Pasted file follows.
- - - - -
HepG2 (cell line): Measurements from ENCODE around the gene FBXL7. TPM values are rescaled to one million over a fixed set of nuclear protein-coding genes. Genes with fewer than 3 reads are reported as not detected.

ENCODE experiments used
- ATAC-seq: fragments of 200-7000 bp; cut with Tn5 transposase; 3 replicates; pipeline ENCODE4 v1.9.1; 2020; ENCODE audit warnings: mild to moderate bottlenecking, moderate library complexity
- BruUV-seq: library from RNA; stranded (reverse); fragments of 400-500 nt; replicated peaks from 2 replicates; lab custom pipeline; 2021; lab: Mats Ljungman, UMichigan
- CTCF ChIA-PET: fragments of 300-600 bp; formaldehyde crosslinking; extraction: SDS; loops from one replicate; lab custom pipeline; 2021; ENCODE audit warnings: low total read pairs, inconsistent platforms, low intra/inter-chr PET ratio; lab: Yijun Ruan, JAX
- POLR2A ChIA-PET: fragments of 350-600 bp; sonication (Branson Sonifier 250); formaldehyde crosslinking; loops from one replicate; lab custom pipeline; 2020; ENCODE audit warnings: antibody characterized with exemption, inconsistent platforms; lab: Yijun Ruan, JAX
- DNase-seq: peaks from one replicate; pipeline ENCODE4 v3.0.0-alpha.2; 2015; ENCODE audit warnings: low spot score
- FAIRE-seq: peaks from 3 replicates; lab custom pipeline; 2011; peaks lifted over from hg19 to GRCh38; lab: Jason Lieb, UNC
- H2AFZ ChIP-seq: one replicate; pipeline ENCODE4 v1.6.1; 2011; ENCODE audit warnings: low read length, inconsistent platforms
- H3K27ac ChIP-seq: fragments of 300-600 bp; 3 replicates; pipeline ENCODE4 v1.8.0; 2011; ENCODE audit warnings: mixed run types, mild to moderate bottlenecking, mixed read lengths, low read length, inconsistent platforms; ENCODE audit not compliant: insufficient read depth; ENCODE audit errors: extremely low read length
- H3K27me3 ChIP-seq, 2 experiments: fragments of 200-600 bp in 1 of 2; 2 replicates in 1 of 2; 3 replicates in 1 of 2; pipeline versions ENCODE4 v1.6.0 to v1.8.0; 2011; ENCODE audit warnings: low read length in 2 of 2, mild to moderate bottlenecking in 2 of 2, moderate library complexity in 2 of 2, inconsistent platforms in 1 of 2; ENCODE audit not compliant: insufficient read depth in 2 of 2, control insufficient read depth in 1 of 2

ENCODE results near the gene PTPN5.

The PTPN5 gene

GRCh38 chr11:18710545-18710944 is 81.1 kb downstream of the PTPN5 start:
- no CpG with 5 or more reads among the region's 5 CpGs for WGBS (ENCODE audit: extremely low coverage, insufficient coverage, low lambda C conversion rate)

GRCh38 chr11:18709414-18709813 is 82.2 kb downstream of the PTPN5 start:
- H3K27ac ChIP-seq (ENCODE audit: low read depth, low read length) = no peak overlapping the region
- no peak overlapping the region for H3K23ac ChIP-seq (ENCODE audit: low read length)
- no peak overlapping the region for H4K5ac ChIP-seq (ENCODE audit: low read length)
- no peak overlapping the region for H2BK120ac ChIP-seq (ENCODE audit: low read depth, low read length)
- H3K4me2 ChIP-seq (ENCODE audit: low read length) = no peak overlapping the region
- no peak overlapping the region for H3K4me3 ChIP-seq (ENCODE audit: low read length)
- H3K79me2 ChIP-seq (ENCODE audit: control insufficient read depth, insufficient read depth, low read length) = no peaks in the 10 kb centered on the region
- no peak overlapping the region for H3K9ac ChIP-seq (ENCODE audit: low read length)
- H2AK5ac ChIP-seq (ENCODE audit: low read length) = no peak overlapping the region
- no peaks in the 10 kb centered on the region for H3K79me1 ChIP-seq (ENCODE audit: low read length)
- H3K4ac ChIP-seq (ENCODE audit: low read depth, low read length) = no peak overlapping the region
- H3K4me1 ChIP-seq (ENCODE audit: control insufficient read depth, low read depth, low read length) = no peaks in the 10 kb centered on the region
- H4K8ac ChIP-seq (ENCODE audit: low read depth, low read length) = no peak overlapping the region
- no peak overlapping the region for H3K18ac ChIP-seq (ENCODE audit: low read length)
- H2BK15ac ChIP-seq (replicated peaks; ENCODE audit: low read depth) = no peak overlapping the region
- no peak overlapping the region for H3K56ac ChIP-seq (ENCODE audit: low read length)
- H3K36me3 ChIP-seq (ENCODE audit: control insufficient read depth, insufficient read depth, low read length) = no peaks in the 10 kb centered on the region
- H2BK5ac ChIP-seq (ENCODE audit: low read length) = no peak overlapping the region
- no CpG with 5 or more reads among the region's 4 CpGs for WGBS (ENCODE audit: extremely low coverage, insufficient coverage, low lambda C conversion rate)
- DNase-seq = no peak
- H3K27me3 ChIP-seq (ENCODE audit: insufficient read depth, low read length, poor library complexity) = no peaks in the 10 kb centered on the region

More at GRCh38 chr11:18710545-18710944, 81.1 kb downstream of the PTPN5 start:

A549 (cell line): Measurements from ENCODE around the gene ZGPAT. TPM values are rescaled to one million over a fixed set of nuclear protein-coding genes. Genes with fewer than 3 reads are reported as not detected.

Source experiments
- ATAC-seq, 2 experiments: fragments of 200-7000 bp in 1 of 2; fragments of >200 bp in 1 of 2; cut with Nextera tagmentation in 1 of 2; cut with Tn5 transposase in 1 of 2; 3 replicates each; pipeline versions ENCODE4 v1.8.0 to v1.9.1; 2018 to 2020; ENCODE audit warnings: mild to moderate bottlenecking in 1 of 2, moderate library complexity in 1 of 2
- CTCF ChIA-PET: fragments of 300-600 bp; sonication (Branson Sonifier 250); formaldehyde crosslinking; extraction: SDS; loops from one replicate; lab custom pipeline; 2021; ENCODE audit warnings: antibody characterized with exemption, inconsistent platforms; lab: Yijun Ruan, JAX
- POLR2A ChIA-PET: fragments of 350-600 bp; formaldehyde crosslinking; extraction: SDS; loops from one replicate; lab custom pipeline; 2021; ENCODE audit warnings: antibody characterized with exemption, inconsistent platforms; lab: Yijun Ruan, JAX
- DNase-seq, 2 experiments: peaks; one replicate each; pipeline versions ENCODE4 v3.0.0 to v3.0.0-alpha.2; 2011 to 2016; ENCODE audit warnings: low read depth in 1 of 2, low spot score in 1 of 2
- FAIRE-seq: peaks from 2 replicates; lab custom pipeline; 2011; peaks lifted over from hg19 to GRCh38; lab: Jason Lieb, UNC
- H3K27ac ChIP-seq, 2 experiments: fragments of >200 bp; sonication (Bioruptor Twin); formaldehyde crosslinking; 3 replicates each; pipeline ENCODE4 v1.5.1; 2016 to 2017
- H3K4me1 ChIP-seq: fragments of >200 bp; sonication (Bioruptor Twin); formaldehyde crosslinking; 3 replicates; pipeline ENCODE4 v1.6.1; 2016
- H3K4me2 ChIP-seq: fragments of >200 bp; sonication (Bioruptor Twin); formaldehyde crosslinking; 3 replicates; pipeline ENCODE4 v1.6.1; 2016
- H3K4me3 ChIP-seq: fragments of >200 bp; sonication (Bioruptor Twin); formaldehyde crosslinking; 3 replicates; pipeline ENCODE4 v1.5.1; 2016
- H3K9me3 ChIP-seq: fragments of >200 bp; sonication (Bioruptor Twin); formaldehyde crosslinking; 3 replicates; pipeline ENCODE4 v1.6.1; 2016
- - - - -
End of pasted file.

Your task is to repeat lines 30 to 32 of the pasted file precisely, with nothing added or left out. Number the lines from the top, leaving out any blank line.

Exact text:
- no peak overlapping the region for H3K18ac ChIP-seq (ENCODE audit: low read length)
- H2BK15ac ChIP-seq (replicated peaks; ENCODE audit: low read depth) = no peak overlapping the region
- no peak overlapping the region for H3K56ac ChIP-seq (ENCODE audit: low read length)